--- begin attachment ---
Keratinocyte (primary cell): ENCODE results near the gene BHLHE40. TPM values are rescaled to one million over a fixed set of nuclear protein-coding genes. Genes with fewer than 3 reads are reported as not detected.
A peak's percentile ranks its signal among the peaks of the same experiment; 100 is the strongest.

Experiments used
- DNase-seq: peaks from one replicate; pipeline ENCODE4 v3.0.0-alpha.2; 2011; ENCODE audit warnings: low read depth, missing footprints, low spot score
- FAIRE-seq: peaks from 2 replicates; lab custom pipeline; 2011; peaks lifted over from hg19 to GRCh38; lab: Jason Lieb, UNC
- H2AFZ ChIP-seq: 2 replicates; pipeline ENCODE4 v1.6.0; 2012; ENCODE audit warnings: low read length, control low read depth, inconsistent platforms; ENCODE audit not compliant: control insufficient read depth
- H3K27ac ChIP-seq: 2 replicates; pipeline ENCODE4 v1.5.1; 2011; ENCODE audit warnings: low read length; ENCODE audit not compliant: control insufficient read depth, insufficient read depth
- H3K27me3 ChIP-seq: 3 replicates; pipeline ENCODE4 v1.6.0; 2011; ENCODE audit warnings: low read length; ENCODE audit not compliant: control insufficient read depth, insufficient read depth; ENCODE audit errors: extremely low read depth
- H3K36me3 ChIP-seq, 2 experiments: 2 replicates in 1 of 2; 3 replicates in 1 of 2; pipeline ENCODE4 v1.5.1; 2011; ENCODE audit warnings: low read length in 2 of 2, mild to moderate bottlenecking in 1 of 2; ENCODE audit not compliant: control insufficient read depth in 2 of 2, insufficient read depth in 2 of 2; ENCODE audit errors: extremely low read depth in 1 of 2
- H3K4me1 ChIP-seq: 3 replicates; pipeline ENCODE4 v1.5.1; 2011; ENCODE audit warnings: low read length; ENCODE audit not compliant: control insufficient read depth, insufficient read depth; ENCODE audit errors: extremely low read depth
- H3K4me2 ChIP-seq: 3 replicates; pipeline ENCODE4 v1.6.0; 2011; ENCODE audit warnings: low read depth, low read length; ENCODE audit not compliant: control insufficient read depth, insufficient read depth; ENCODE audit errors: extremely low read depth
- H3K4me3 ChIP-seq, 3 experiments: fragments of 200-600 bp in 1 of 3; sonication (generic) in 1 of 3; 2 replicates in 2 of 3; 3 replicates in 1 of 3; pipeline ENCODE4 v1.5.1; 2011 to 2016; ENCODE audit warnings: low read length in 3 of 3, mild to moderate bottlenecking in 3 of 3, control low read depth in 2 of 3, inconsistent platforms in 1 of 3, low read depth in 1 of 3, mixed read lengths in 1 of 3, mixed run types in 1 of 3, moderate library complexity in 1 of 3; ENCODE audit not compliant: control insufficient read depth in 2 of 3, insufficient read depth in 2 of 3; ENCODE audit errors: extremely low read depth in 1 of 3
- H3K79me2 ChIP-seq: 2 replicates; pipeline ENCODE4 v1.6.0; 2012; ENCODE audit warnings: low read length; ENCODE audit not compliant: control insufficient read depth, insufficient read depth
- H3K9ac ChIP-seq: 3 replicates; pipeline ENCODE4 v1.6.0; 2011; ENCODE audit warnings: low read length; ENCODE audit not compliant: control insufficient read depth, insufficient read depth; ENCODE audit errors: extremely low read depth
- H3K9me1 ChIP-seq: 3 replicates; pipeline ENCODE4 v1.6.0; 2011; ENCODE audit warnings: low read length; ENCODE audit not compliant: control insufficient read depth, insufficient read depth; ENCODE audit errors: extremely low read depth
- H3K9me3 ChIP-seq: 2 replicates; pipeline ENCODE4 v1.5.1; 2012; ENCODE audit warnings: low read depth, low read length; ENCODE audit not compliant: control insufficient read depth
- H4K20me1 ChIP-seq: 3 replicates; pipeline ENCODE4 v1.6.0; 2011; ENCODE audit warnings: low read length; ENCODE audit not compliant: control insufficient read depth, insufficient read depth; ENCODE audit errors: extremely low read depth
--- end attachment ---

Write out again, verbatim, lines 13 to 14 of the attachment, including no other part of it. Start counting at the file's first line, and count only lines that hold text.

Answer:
- H3K79me2 ChIP-seq: 2 replicates; pipeline ENCODE4 v1.6.0; 2012; ENCODE audit warnings: low read length; ENCODE audit not compliant: control insufficient read depth, insufficient read depth
- H3K9ac ChIP-seq: 3 replicates; pipeline ENCODE4 v1.6.0; 2011; ENCODE audit warnings: low read length; ENCODE audit not compliant: control insufficient read depth, insufficient read depth; ENCODE audit errors: extremely low read depth